The last point briefed is, that the sheriff in charge of the jury and members of the jury were guilty of such misconduct as to require a reversal of the conviction. The charge is that the jury separated and the sheriff and the jury, on the night of the first day of the trial, before all the evidence had been introduced, went about five miles from the county seat and participated in a fox chase. The trial court deemed the charge serious and rightly so. Evidence was heard at length and the jurors were called as witnesses. The following is, we think, a fair statement of what occurred. Court adjourned for the day. The trial was being held at Marble Hill, Missouri. After the jurors had eaten their evening meal, at about 7:00 o'clock, several persons met near the courthouse for the purpose of going fox hunting. A number of dogs were placed in cars. The sheriff engaged in a conversation with the men intending to go fox hunting and the sheriff's dog was also placed in a car. Thereafter the sheriff asked several of the jurors if they desired to go out to the fox hunt. Being in the mood, they assented and two cars were procured. The sheriff drove one car and one of the jurors the other. All of the jurors and the sheriff, but no one else, went in these two cars. When they arrived at the scene of the hunt the jurors and the sheriff left the cars and went into a field or woods where a fire had been built. There they listened to the dogs. Only one person outside of the sheriff and the jurors was at the fire. The jurors testified that at no time was the case on trial referred to, or any fact in connection therewith mentioned, not even among themselves. The sheriff and jurors returned to the county seat in the cars at about 10:00 o'clock. While on their way to the fox hunt and while returning the occupants of the cars were in sight of each other except perhaps at a number of sharp curves in the roadway. That is the entire story.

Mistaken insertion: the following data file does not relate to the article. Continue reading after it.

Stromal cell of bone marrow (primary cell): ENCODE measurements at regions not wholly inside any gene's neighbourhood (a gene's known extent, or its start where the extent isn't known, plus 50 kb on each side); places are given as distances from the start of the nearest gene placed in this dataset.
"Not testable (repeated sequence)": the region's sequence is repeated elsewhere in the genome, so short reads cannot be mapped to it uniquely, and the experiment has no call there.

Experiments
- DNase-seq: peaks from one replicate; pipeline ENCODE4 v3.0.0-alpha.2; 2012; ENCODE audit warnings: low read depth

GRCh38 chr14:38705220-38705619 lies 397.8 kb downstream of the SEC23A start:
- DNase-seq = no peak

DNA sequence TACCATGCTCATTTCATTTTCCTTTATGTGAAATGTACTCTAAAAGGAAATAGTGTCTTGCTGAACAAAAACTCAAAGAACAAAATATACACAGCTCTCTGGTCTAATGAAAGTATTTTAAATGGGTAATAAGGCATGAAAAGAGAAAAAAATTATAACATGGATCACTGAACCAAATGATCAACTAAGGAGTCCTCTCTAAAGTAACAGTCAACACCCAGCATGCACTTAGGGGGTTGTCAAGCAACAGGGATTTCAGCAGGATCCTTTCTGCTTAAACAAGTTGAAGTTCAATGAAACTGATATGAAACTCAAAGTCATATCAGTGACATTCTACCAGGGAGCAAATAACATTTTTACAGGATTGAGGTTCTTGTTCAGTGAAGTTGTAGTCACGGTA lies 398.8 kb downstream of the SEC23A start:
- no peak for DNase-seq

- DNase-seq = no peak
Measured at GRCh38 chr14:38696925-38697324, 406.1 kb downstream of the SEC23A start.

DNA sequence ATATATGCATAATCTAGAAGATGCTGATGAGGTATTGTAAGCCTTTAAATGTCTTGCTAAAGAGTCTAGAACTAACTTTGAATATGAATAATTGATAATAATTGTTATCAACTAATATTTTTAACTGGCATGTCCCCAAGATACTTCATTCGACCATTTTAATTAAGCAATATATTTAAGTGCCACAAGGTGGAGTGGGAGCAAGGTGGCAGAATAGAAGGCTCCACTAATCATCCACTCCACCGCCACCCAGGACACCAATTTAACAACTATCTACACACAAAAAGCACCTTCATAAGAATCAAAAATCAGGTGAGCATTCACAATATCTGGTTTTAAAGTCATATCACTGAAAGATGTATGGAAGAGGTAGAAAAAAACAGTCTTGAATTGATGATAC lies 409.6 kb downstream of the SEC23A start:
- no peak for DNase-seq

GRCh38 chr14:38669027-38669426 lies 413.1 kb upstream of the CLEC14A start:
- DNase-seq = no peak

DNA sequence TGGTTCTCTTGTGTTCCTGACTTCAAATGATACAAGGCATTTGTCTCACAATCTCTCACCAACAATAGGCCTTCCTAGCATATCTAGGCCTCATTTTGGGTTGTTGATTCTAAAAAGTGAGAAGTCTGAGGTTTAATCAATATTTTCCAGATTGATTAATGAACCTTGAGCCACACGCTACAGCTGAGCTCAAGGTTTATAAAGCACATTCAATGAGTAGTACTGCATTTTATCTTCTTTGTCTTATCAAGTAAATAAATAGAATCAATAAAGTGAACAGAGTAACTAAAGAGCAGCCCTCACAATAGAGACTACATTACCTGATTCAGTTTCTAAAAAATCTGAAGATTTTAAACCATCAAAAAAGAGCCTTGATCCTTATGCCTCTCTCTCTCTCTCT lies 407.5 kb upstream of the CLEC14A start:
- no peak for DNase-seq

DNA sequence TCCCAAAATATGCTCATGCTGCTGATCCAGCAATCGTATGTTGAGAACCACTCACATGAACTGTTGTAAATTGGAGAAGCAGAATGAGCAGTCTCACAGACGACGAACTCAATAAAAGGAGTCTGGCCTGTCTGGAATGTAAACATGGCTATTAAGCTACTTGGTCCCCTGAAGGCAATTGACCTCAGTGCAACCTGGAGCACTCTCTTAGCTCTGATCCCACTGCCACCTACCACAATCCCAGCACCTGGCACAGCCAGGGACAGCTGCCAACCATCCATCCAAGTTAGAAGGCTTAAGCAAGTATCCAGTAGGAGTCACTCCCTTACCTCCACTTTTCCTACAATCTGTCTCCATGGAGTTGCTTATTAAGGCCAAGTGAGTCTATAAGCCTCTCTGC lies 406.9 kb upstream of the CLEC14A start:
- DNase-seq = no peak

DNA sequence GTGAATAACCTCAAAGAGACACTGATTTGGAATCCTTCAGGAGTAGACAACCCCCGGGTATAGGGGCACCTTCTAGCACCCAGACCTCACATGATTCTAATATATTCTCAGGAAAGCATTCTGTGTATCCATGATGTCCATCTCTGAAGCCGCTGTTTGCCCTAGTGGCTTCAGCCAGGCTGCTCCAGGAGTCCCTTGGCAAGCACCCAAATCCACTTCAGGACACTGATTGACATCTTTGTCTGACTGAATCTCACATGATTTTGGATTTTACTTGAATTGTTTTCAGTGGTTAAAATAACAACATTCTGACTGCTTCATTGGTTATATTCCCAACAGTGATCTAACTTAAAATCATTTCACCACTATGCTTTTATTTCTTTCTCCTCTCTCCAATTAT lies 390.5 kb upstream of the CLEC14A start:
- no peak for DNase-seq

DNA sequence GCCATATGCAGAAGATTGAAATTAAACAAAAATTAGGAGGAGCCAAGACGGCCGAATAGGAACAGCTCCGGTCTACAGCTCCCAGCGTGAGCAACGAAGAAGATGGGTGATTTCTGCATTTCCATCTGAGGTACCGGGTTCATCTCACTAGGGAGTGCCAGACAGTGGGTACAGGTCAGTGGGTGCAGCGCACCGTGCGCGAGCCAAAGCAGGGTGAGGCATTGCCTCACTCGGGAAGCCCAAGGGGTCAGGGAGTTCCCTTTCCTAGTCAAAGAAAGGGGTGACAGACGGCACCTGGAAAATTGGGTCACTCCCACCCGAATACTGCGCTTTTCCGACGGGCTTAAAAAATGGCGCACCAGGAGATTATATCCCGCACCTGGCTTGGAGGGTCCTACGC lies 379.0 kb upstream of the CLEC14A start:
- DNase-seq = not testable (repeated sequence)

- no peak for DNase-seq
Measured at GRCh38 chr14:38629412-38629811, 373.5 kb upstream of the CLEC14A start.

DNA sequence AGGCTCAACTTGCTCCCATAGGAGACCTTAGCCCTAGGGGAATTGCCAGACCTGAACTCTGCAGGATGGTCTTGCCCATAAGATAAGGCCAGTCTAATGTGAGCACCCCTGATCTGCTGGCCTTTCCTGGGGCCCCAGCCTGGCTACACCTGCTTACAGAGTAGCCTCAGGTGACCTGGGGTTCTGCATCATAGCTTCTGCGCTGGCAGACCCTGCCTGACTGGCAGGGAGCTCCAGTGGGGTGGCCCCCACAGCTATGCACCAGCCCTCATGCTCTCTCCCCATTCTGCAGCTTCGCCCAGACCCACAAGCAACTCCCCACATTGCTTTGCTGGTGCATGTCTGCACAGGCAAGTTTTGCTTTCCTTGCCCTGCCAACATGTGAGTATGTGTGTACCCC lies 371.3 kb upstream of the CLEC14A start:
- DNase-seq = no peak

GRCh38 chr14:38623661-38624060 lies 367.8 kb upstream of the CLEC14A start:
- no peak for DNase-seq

It is the settled law in this state that separation of a jury before the case has been submitted is not ground for new trial if the state affirmatively shows that the jury was not subjected to any improper influence. State v. McGee, 336 Mo. 1082, 83 S.W.2d 98, l.c. 103 (1-3); State v. Schaeffer, 172 Mo. 335, 72 S.W. 518; State v. Schlie, 350 Mo. 924, 169 S.W.2d 348, l.c. 350 (2-4); State v. Shawley, 334 Mo. 352, 67 S.W.2d 74, l.c. 88 (29-31); State v. Arnett, 338 Mo. 907, 92 S.W.2d 897, l.c. 903 (24-25). It must be kept in mind that the evidence showed the jurors were separated only in so far as some of them rode in one car closely followed by another car in which the others were riding. We are of the opinion that the state in this case affirmatively showed that the jurors were not subjected to improper influence. There was no direct evidence to the contrary. The trial court was fully justified in ruling that no prejudice resulted from the indiscreet action of the sheriff.
 Finding no prejudicial error in the record the judgment is affirmed. Bobling and Barrett, CC., concur.
The foregoing opinion by WESTHUES, C., is adopted as the opinion of the court. All the judges concur.